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Alibaba bets big on China’s genAI startups with cloud power

Alibaba invests in AI startups by offering cloud computing credits, leading a $1 billion round for Moonshot AI and aligning investments with its cloud business strategy.

  • Marina Mouka
  • May 14, 2024
  • 4 minutes

Alibaba, the Chinese e-commerce titan, has taken a significant leap in the artificial intelligence (AI) domain by becoming a leading investor in China’s generative AI startups. This strategic move leverages Alibaba’s vast cloud computing infrastructure, offering a unique form of investment to burgeoning AI companies.

Alibaba’s approach to investment is trying to replicate the success of Microsoft’s investment in the US leader, OpenAI, by acquiring stakes in notable startups like Moonshot, Zhipu, MiniMax, and These startups are focused on developing local alternatives to popular US applications, mirroring innovations like OpenAI’s ChatGPT and’s avatar chatbot.

Instead of traditional cash-for-equity funding, Alibaba provides AI startups with credits to access the network resources essential for training AI models. This method is particularly valuable in China, where network resources are scarce due to US restrictions on advanced chip exports.

A prime example of Alibaba’s investment strategy is the $1 billion funding round for Moonshot AI, a leading generative AI startup. Alibaba led the round, which included other tech giants like Microsoft and Tencent. Remarkably, nearly half of the investment came in the form of cloud computing credits. This funding has skyrocketed Moonshot AI’s valuation to $2.5 billion, an eightfold increase within a year.

Alibaba’s cloud and AI synergy

Alibaba’s investment in AI startups is a strategic alignment with its cloud business. Joseph Tsai, an Alibaba executive, revealed that half of China’s top generative AI enterprises utilise Alibaba’s cloud infrastructure. This synergy is crucial as Alibaba seeks to reinvent itself as an AI innovator amid a two-year economic downturn.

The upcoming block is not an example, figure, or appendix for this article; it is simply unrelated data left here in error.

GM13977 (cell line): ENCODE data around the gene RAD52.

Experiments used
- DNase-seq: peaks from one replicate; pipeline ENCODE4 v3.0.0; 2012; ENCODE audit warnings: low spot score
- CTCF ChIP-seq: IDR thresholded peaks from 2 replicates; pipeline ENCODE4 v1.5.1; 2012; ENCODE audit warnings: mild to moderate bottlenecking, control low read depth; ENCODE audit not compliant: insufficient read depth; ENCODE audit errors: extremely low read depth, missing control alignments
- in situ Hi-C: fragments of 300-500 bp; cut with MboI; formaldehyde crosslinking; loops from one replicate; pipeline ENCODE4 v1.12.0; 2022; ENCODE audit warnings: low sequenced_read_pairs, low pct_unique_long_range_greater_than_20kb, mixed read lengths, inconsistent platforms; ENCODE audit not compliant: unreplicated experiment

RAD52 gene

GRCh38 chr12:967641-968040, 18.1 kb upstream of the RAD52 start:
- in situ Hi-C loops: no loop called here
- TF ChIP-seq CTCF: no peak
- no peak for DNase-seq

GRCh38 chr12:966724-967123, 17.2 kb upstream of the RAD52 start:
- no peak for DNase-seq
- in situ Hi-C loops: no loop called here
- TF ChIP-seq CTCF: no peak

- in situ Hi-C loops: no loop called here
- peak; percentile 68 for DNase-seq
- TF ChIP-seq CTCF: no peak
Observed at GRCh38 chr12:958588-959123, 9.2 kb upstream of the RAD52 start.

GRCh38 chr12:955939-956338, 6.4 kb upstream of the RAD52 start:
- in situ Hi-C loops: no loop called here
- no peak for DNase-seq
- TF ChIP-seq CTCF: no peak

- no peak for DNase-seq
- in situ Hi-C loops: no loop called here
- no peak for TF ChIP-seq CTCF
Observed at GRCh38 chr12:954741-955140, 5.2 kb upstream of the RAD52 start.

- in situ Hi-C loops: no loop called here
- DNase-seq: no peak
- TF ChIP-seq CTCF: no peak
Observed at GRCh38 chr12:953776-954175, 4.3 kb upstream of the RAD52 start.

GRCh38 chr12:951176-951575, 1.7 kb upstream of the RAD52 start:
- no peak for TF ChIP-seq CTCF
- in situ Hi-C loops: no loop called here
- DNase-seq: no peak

Over the past year, Alibaba’s chief executive Eddie Yongming Wu has personally directed investments in the four foremost AI start-ups. This move comes as Alibaba endeavours to redefine itself as a pioneer in AI innovation.

This surge in AI investment arrives at a critical juncture for Alibaba. The company is navigating heightened competition from ByteDance and PDD Holdings in its core e-commerce sector. Additionally, it grapples with the aftermath of its ambitious restructuring plan, during which its cloud business was slated for an initial public offering.

Alibaba scrapped the IPO plan in November, citing the repercussions of US chip restrictions. Wu subsequently assumed direct control of the cloud business, vowing to Alibaba investment in AI and positioning the business at the forefront of his strategy to drive growth.

Since 2022, the cloud division had been experiencing single-digit quarterly growth following Beijing’s crackdown on major internet companies. Its profitability significantly trailed behind that of US counterparts like AWS.

Charlie Dai, vice-president and principal analyst at tech consultancy Forrester, stated that Alibaba was “facilitating the start-ups by offering a public cloud platform with comprehensive capabilities boosted by its broad ecosystem for their open-source models,” all the while generating new revenue for its cloud business by furnishing computing resources to train their models.

Alibaba’s investment structure in Moonshot bears resemblance to those of Microsoft and Amazon, whereby cash is funnelled into AI start-ups under the condition that they utilise the funds to train and operate models on Azure and AWS servers, respectively.

The future of AI investment in China

In China, computing-for-equity offers hold more appeal, given the scarcity of cloud resources due to US restrictions on advanced chip exports. “Providing compute is actually more valuable than cash,” noted a Chinese AI scientist. “With the shortage of semiconductors, it’s very hard to get access to a 10,000 GPU [processing] cluster, which Alibaba has.”

Meanwhile, social media group Xiaohongshu is pursuing an even more innovative investment approach. It is offering increased traffic for the start-ups’ products through promotions on its popular Instagram-like platform in exchange for equity.

China’s major internet firms, including Alibaba, Meituan, Xiaohongshu, and Tencent, are playing a significant role in financing this wave of start-ups compared to the previous cohort dominated by surveillance companies SenseTime and Megvii.

Beijing-Washington relations and a downturn in China’s VC industry have made today’s AI start-ups more reliant on financing from domestic internet companies. Consequently, they possess less bargaining power in determining cloud service prices.